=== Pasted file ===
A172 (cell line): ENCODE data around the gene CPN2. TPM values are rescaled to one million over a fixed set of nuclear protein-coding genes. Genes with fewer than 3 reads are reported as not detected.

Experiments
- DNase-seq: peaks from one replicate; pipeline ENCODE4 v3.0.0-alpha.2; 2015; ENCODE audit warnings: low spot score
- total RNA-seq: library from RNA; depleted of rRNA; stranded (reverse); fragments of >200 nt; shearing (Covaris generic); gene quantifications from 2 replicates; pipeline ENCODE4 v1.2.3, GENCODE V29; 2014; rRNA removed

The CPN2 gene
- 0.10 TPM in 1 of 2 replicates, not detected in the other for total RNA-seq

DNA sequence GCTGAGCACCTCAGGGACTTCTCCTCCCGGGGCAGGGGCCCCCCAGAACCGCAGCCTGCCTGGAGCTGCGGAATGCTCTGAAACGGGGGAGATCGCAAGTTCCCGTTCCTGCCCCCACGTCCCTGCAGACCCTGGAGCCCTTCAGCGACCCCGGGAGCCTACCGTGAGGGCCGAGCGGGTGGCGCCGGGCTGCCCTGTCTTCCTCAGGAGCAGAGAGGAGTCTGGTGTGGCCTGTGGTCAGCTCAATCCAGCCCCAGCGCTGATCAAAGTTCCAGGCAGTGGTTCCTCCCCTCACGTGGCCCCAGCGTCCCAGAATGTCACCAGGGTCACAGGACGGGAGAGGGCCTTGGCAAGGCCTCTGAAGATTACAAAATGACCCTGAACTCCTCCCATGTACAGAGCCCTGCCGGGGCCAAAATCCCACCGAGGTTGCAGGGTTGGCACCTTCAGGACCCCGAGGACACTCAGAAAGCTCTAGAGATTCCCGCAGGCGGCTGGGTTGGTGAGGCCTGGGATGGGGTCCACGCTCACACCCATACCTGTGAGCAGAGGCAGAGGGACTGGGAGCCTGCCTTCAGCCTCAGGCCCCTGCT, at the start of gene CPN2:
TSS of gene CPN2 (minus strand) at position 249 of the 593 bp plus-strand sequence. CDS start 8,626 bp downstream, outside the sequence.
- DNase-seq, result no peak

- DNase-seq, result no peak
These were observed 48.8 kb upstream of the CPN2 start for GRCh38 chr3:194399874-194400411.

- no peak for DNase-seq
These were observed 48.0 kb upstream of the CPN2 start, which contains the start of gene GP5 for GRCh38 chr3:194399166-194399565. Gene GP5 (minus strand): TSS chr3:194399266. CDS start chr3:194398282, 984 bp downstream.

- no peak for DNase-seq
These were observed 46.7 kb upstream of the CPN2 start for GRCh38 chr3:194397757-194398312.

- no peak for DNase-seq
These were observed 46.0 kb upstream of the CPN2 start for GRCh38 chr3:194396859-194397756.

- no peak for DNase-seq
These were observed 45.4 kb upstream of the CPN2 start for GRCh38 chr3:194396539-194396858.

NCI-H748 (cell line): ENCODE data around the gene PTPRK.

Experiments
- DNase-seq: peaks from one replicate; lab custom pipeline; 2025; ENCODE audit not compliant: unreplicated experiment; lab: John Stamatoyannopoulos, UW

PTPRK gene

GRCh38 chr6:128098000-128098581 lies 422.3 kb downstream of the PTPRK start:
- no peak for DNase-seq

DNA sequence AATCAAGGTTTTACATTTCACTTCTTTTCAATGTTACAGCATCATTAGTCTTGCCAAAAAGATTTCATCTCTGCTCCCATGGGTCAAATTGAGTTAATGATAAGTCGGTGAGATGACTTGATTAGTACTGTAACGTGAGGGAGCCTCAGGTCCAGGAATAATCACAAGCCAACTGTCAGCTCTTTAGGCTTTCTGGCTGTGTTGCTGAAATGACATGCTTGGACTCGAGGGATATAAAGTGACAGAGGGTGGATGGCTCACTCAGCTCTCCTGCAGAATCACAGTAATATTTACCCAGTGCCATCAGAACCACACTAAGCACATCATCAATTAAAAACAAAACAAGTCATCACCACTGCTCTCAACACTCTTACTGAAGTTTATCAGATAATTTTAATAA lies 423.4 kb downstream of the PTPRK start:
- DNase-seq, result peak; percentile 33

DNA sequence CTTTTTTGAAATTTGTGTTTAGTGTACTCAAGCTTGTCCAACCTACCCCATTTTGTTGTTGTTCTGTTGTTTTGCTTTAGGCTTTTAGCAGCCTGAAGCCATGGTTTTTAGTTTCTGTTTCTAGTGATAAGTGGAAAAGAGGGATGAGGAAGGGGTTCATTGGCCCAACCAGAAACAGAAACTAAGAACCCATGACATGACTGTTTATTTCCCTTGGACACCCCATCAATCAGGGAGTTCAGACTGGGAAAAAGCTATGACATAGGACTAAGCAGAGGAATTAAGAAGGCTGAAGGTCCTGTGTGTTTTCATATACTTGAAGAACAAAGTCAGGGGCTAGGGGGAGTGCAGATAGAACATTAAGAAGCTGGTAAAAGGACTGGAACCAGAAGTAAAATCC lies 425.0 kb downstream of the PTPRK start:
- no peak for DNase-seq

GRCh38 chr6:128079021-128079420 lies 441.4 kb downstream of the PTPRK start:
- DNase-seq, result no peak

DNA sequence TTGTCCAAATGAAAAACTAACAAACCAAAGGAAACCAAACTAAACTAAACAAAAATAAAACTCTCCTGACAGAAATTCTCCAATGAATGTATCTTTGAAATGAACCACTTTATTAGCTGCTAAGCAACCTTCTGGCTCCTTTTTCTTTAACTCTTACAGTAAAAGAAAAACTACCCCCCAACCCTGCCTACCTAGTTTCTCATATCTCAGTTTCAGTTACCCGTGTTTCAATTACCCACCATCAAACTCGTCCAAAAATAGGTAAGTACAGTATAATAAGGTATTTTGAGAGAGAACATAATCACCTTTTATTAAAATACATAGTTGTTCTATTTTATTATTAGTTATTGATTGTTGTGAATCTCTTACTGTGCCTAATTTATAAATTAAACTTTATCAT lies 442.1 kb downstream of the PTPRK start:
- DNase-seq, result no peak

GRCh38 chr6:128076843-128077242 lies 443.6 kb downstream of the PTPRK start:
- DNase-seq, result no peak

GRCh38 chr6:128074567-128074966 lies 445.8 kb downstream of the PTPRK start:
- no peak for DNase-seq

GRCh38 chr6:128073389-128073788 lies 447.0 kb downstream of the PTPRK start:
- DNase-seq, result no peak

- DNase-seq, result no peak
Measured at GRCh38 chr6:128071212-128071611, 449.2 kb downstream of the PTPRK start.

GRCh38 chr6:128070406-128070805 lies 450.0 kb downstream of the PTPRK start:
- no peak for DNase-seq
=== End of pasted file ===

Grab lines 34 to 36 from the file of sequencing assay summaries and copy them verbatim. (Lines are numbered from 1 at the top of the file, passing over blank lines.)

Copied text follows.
GRCh38 chr6:128076843-128077242 lies 443.6 kb downstream of the PTPRK start:
- DNase-seq, result no peak

GRCh38 chr6:128074567-128074966 lies 445.8 kb downstream of the PTPRK start: